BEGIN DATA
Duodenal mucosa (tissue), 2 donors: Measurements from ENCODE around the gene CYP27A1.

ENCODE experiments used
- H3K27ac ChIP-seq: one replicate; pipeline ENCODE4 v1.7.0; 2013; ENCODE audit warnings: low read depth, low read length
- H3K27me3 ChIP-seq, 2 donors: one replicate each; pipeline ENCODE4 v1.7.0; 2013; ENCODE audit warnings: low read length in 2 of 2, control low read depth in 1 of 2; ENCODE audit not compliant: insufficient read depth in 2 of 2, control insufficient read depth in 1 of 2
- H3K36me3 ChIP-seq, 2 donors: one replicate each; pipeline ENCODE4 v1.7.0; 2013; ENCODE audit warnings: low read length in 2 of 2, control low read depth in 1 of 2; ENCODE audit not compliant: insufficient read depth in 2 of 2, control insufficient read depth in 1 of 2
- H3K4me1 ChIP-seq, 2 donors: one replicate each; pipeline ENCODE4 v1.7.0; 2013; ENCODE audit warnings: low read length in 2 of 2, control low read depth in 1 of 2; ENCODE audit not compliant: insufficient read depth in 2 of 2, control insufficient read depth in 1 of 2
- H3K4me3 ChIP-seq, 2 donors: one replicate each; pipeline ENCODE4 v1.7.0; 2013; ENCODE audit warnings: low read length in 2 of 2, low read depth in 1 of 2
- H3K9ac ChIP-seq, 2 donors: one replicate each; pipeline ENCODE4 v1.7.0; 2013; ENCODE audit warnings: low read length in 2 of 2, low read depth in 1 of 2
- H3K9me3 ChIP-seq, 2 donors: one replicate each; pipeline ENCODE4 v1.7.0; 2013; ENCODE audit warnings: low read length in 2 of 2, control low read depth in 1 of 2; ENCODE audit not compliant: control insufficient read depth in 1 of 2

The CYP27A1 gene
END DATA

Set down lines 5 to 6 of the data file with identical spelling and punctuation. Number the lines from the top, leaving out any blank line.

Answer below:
- H3K36me3 ChIP-seq, 2 donors: one replicate each; pipeline ENCODE4 v1.7.0; 2013; ENCODE audit warnings: low read length in 2 of 2, control low read depth in 1 of 2; ENCODE audit not compliant: insufficient read depth in 2 of 2, control insufficient read depth in 1 of 2
- H3K4me1 ChIP-seq, 2 donors: one replicate each; pipeline ENCODE4 v1.7.0; 2013; ENCODE audit warnings: low read length in 2 of 2, control low read depth in 1 of 2; ENCODE audit not compliant: insufficient read depth in 2 of 2, control insufficient read depth in 1 of 2